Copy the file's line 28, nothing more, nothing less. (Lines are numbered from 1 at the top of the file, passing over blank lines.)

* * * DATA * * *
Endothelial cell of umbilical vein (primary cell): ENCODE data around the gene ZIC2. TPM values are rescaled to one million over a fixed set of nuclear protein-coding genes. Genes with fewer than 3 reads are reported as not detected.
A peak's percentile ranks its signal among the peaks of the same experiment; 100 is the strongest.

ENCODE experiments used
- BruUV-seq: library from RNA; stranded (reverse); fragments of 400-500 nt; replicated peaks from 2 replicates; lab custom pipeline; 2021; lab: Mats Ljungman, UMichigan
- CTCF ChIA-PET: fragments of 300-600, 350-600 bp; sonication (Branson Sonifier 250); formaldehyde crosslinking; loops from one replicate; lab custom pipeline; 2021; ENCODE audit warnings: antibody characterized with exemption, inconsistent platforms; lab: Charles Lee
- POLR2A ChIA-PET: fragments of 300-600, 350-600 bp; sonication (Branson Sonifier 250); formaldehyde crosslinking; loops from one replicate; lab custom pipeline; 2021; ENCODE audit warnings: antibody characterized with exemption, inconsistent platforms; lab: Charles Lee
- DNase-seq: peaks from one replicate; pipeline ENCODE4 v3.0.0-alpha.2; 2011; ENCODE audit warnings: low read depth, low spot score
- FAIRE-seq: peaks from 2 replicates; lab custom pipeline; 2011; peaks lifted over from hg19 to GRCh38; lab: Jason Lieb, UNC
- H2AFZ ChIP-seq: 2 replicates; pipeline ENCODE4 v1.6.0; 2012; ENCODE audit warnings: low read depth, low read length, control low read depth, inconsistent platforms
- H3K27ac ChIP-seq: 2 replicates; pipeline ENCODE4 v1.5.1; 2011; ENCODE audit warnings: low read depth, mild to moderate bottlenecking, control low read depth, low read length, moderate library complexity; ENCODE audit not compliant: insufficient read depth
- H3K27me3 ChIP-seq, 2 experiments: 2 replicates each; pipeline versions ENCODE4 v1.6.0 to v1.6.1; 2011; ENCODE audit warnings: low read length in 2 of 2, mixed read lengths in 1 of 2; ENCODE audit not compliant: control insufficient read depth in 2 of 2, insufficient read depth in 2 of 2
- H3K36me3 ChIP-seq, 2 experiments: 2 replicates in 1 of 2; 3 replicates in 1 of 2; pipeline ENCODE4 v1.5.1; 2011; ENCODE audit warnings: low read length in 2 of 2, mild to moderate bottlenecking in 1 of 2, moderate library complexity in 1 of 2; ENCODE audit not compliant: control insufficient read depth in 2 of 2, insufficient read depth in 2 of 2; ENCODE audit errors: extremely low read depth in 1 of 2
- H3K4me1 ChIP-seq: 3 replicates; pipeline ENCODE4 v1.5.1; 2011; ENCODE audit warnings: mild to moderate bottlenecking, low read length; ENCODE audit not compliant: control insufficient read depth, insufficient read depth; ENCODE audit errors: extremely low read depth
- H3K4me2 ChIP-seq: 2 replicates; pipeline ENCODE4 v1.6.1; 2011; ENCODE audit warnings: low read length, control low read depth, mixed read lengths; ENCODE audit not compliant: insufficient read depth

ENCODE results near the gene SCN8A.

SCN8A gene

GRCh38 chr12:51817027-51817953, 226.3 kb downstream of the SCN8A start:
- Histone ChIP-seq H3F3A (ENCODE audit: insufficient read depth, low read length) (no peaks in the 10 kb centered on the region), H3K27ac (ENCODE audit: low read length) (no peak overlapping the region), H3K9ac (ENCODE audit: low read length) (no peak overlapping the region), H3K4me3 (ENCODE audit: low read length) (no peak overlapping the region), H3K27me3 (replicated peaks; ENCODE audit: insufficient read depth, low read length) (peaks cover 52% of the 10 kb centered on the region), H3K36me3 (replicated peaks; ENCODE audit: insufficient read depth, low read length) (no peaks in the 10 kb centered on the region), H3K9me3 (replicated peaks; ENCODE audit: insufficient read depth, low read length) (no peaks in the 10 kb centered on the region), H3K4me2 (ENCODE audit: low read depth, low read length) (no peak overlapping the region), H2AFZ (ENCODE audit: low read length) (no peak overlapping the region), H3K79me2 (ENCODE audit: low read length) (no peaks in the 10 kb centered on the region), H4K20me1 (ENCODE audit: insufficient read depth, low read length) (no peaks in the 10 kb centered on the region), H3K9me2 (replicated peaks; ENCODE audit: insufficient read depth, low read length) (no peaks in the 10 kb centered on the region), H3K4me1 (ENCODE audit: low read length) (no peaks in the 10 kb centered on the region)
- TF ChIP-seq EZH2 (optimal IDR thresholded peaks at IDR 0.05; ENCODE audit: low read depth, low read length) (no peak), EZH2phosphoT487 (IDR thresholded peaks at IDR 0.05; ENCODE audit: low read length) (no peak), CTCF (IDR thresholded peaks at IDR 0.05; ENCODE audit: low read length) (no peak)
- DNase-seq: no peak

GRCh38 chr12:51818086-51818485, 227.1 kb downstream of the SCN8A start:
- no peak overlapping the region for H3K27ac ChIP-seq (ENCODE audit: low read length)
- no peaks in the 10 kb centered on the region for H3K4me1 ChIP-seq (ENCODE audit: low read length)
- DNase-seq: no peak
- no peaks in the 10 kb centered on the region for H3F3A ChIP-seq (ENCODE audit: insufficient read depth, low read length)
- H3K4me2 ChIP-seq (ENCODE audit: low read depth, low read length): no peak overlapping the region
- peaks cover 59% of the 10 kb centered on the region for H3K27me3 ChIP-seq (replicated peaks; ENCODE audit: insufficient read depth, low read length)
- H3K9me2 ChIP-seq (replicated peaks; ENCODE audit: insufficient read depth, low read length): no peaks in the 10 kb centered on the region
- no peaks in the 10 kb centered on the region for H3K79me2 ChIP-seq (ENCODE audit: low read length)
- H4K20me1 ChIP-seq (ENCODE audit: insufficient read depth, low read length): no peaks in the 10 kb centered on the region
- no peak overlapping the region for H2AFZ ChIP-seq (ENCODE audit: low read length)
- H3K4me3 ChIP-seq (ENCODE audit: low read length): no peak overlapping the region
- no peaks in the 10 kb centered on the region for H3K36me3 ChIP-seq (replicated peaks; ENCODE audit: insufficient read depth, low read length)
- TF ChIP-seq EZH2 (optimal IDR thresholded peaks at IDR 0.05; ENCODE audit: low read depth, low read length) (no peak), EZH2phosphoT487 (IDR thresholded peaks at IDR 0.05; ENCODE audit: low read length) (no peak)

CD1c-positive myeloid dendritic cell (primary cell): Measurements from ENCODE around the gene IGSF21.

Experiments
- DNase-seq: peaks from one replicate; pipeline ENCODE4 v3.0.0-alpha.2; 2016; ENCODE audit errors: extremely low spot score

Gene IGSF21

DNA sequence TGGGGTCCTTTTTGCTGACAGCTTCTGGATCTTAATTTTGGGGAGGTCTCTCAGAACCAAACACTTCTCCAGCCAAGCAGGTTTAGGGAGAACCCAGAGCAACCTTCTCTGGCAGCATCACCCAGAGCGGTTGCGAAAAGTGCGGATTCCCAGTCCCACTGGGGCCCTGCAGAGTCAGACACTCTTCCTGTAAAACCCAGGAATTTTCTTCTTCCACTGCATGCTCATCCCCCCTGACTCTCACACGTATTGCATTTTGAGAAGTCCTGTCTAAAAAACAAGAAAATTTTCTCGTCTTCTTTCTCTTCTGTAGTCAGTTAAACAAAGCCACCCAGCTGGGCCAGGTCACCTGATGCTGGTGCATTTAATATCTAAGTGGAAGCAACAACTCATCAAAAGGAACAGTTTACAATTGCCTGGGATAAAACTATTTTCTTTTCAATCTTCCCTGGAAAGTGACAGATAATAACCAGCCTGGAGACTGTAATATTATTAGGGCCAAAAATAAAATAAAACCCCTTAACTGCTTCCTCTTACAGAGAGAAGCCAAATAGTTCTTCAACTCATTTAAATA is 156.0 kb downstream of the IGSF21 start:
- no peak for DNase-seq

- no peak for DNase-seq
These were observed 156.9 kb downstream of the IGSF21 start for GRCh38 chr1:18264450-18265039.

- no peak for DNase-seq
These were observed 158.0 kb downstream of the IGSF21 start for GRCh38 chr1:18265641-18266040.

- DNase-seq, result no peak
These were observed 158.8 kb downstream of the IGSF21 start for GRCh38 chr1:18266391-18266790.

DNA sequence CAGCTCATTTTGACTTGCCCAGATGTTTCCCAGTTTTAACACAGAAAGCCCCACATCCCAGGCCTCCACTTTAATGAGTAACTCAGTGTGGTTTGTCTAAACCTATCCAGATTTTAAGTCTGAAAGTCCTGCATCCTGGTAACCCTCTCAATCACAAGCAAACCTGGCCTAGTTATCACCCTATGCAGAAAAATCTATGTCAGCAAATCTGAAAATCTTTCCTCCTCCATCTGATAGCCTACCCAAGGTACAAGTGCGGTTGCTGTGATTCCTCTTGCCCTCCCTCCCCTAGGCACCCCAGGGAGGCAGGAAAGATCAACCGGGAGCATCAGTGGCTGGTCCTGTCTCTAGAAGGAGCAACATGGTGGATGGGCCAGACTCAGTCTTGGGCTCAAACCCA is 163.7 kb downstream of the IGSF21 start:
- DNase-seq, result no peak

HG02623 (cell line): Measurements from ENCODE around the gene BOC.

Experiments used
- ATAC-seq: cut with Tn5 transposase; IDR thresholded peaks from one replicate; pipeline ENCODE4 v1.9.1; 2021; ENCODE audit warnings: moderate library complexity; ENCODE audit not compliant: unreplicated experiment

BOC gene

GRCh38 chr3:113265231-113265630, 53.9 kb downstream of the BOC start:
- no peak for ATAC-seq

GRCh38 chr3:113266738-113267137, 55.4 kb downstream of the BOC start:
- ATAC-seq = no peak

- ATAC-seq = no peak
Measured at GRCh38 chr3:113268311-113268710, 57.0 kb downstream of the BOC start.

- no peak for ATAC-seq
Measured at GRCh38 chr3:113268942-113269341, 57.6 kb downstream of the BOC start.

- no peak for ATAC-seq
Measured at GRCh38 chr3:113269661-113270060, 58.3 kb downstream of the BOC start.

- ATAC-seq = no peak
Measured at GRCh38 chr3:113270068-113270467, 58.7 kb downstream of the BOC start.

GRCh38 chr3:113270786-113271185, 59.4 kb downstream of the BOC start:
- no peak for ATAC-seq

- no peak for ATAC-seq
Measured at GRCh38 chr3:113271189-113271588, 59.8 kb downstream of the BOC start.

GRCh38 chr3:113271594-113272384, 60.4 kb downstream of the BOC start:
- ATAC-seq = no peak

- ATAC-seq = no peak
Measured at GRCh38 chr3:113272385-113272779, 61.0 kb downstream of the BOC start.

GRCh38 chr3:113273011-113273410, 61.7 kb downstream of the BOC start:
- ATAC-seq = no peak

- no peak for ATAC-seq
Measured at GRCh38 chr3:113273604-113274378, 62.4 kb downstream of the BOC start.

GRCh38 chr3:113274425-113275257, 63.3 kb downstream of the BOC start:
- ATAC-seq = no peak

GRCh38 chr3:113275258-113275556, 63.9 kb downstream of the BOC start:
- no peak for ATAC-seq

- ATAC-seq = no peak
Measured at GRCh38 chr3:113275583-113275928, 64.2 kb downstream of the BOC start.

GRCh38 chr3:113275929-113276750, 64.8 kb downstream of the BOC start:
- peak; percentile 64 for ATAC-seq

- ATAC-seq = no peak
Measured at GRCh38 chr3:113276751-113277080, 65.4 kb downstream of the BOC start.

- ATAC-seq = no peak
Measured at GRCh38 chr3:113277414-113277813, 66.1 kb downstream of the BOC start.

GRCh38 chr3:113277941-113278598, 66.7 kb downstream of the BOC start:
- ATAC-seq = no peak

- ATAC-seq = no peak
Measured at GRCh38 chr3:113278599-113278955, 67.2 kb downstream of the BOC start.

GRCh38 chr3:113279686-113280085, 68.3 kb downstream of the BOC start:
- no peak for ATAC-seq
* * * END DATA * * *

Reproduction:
- H3K9me2 ChIP-seq (replicated peaks; ENCODE audit: insufficient read depth, low read length): no peaks in the 10 kb centered on the region